Canku Ota - A Newsletter Celebrating Native America
December 25, 1999


Why is it important for Native Americans and Alaska Natives to answer the Census?

The census affects the entire Native American community, tribal governments, urban Indian communities, local and nationally, especially in terms of funding for programs serving Indian families and children.


If you are Native American and identify as Indian whether you are enrolled or not, check NA only on the race question and name your tribe. The Census Bureau does not require documentation of Indian blood.

The Race Question:

If you identify as a Native American, even if you are of mixed race, we urge that you answer the race question only as Native American. The census form will allow you to check more than one race. However, if you check any other races, there is no guarantee that you will be counted as Native American. Please do not leave this space blank, or the Census Bureau may have to guess your race. If you live in a mixed household, the Native American/Alaska Native spouse should be listed as Person Number 1 - head of household - to qualify as a Native American household. Having a tribal enrollment number does not mean you are automatically counted by the census.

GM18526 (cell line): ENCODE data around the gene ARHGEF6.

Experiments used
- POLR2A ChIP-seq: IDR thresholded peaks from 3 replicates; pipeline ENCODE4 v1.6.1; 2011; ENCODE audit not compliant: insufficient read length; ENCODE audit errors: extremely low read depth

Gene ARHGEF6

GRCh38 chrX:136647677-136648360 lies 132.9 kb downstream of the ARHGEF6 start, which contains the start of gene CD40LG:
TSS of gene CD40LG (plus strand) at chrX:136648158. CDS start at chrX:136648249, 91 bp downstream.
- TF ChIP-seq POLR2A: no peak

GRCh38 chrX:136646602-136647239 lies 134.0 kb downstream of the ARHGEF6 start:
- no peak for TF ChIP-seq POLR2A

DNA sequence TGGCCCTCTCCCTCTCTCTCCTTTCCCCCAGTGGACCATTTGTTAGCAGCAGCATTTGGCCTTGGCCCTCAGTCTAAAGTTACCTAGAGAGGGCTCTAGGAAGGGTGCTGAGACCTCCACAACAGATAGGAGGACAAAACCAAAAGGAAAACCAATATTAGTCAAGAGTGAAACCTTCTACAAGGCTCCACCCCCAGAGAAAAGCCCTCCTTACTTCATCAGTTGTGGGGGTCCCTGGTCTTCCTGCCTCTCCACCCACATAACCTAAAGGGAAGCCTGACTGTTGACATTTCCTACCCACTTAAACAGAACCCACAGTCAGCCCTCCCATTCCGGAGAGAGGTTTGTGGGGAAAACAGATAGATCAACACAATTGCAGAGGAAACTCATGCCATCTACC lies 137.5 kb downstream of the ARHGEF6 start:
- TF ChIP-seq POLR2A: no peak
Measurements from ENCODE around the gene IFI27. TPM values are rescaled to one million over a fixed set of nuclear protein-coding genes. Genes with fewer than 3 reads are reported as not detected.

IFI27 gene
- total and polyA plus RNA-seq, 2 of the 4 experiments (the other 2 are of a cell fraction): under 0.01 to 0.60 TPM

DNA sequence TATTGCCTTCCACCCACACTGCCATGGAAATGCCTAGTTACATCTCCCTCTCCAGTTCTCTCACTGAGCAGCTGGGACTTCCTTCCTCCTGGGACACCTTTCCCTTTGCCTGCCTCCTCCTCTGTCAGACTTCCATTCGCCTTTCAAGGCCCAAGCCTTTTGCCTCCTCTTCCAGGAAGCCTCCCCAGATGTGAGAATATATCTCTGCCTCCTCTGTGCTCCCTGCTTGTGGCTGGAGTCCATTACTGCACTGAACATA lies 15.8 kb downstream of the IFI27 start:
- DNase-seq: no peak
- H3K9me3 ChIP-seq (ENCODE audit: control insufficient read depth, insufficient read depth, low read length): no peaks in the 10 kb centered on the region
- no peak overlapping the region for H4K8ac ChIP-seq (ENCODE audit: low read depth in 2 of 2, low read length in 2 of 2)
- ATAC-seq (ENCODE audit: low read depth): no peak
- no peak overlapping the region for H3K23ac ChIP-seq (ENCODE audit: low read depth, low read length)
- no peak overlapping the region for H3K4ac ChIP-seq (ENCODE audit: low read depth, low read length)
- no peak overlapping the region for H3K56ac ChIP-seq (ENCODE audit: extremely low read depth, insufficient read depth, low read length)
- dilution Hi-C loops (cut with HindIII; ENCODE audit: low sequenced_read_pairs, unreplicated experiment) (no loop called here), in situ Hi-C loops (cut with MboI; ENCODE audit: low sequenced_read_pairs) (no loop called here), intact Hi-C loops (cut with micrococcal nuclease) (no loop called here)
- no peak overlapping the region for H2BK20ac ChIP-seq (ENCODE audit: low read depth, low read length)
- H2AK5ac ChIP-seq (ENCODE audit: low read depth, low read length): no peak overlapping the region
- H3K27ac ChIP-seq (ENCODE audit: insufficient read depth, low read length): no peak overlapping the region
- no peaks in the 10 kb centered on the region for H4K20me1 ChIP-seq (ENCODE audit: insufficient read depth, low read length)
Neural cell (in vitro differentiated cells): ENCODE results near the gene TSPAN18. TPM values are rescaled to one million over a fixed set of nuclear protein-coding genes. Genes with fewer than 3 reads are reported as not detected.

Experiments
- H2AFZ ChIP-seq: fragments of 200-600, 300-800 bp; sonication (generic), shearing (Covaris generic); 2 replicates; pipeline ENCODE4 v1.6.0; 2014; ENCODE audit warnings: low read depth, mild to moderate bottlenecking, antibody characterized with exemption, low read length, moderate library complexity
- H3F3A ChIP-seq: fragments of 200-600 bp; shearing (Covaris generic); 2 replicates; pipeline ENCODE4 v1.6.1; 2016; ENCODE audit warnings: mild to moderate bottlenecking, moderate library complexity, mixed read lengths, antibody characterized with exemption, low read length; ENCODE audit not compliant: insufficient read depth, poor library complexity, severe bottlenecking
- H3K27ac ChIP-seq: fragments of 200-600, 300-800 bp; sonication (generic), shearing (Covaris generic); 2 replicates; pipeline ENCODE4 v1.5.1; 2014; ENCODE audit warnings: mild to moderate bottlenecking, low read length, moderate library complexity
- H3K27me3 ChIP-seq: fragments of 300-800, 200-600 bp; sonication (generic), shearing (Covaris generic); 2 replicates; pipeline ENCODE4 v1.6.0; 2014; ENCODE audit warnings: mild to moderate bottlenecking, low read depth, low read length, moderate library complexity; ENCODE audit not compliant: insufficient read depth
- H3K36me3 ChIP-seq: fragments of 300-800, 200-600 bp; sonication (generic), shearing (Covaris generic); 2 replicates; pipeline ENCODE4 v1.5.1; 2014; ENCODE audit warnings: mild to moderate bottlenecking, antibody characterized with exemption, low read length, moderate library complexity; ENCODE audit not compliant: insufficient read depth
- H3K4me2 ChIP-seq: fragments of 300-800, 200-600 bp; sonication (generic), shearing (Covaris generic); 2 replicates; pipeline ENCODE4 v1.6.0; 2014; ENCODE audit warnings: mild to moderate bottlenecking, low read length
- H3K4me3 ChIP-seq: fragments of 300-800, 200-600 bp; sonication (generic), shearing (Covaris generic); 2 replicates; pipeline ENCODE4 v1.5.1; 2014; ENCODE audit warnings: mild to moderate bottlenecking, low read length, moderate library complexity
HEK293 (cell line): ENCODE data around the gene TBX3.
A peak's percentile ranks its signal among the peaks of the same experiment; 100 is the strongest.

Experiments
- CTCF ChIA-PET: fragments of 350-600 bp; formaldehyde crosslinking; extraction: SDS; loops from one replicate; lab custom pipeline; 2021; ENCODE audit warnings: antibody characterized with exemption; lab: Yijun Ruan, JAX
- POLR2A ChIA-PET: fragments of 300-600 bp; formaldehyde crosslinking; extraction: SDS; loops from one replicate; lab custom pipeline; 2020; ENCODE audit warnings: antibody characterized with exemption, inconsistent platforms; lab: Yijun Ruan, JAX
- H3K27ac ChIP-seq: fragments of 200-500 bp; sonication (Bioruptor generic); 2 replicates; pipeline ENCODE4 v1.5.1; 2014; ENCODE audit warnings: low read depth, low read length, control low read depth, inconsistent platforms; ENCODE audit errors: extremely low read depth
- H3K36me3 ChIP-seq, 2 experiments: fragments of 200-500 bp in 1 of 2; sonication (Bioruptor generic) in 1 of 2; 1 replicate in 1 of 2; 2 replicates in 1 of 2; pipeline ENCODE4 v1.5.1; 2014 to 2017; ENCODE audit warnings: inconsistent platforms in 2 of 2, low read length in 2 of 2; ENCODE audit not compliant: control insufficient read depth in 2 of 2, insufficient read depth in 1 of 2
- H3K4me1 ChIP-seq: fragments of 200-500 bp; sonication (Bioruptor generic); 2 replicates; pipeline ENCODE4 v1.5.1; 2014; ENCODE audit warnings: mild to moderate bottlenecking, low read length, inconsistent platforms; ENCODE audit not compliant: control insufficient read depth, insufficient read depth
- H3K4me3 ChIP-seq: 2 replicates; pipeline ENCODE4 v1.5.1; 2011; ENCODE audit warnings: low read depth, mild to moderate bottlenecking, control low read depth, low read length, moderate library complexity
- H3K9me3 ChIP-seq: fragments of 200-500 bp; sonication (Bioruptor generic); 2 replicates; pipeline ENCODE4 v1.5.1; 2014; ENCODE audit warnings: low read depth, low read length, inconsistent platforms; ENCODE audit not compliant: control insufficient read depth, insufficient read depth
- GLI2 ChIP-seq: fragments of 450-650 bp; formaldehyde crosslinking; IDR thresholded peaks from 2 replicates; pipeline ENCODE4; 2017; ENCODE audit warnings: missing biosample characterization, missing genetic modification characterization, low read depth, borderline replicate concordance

Name your tribe:

Do not leave the tribe section blank, even if you are not enrolled in the tribe. Naming your tribe will help ensure that you are counted as Native American, and it will also help your tribe and local agencies that serve Native Americans for data and funding purposes. It is important to put your primary tribe first. Write in your tribe even if your tribe is not federally funded.

Hispanic origin:

If you identify as Indian answer no to the Hispanic origin question, even if you have a Hispanic surname or Hispanic origin. In the past, Native Americans who answered yes to the Hispanic origin question were not counted as Indian, but as Hispanic. If you have a Hispanic surname, or live in a Hispanic neighborhood the Census Bureau shall assume the answer is yes.

Fill out the form and return it right away - due date April 1, 2000

If you do not return your form by the due date, a census worker may come door to door to ask you questions, or obtain the information. If you do not wish to be bothered at your home, you should turn in the form on time. If you are not home or do not answer the door, the census worker may ask your neighbors to answer questions about you, including your race. This may result in incorrect data, and you may not be counted as Native American.

Do not leave any blanks:

Do not leave any blank space, especially race and Hispanic origin. If you leave a blank space, information will be answered for you and you may not be counted as a Native American.

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